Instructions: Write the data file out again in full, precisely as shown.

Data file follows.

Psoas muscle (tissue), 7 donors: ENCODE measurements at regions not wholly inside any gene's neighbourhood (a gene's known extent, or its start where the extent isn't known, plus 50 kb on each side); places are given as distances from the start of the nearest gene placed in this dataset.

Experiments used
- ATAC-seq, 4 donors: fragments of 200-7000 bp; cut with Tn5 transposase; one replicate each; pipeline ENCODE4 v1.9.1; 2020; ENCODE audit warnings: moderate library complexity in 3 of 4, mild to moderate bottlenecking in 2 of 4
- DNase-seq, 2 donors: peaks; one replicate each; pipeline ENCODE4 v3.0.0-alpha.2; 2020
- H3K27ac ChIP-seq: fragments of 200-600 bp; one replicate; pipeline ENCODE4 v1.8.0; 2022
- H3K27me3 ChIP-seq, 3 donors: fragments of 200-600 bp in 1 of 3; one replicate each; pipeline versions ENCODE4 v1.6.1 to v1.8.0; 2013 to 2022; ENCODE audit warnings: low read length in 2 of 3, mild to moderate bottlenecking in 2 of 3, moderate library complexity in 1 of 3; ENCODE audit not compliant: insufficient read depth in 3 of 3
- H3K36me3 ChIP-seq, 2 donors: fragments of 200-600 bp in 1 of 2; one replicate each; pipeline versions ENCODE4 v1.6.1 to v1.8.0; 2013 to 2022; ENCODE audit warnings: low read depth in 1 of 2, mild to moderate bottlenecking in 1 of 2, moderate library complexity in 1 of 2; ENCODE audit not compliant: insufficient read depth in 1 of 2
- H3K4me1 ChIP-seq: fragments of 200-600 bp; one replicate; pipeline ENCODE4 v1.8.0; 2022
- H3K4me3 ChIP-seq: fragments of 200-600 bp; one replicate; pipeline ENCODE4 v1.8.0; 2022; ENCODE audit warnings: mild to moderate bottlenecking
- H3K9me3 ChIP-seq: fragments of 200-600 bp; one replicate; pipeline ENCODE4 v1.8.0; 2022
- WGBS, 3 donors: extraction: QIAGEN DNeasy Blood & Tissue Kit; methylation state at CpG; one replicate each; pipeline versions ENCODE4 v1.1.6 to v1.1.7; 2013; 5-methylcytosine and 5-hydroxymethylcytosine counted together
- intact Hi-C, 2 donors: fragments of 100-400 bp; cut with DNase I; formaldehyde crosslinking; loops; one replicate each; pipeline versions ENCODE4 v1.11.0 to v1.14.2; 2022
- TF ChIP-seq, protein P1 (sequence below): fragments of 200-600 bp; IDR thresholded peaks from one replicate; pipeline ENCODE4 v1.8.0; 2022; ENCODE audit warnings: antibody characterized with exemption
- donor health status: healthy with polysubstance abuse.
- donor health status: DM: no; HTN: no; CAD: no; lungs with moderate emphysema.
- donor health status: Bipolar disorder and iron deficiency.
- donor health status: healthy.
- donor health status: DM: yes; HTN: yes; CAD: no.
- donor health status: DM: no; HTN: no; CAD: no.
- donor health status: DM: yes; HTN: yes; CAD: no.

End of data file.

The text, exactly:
Psoas muscle (tissue), 7 donors: ENCODE measurements at regions not wholly inside any gene's neighbourhood (a gene's known extent, or its start where the extent isn't known, plus 50 kb on each side); places are given as distances from the start of the nearest gene placed in this dataset.

Experiments used
- ATAC-seq, 4 donors: fragments of 200-7000 bp; cut with Tn5 transposase; one replicate each; pipeline ENCODE4 v1.9.1; 2020; ENCODE audit warnings: moderate library complexity in 3 of 4, mild to moderate bottlenecking in 2 of 4
- DNase-seq, 2 donors: peaks; one replicate each; pipeline ENCODE4 v3.0.0-alpha.2; 2020
- H3K27ac ChIP-seq: fragments of 200-600 bp; one replicate; pipeline ENCODE4 v1.8.0; 2022
- H3K27me3 ChIP-seq, 3 donors: fragments of 200-600 bp in 1 of 3; one replicate each; pipeline versions ENCODE4 v1.6.1 to v1.8.0; 2013 to 2022; ENCODE audit warnings: low read length in 2 of 3, mild to moderate bottlenecking in 2 of 3, moderate library complexity in 1 of 3; ENCODE audit not compliant: insufficient read depth in 3 of 3
- H3K36me3 ChIP-seq, 2 donors: fragments of 200-600 bp in 1 of 2; one replicate each; pipeline versions ENCODE4 v1.6.1 to v1.8.0; 2013 to 2022; ENCODE audit warnings: low read depth in 1 of 2, mild to moderate bottlenecking in 1 of 2, moderate library complexity in 1 of 2; ENCODE audit not compliant: insufficient read depth in 1 of 2
- H3K4me1 ChIP-seq: fragments of 200-600 bp; one replicate; pipeline ENCODE4 v1.8.0; 2022
- H3K4me3 ChIP-seq: fragments of 200-600 bp; one replicate; pipeline ENCODE4 v1.8.0; 2022; ENCODE audit warnings: mild to moderate bottlenecking
- H3K9me3 ChIP-seq: fragments of 200-600 bp; one replicate; pipeline ENCODE4 v1.8.0; 2022
- WGBS, 3 donors: extraction: QIAGEN DNeasy Blood & Tissue Kit; methylation state at CpG; one replicate each; pipeline versions ENCODE4 v1.1.6 to v1.1.7; 2013; 5-methylcytosine and 5-hydroxymethylcytosine counted together
- intact Hi-C, 2 donors: fragments of 100-400 bp; cut with DNase I; formaldehyde crosslinking; loops; one replicate each; pipeline versions ENCODE4 v1.11.0 to v1.14.2; 2022
- TF ChIP-seq, protein P1 (sequence below): fragments of 200-600 bp; IDR thresholded peaks from one replicate; pipeline ENCODE4 v1.8.0; 2022; ENCODE audit warnings: antibody characterized with exemption
- donor health status: healthy with polysubstance abuse.
- donor health status: DM: no; HTN: no; CAD: no; lungs with moderate emphysema.
- donor health status: Bipolar disorder and iron deficiency.
- donor health status: healthy.
- donor health status: DM: yes; HTN: yes; CAD: no.
- donor health status: DM: no; HTN: no; CAD: no.
- donor health status: DM: yes; HTN: yes; CAD: no.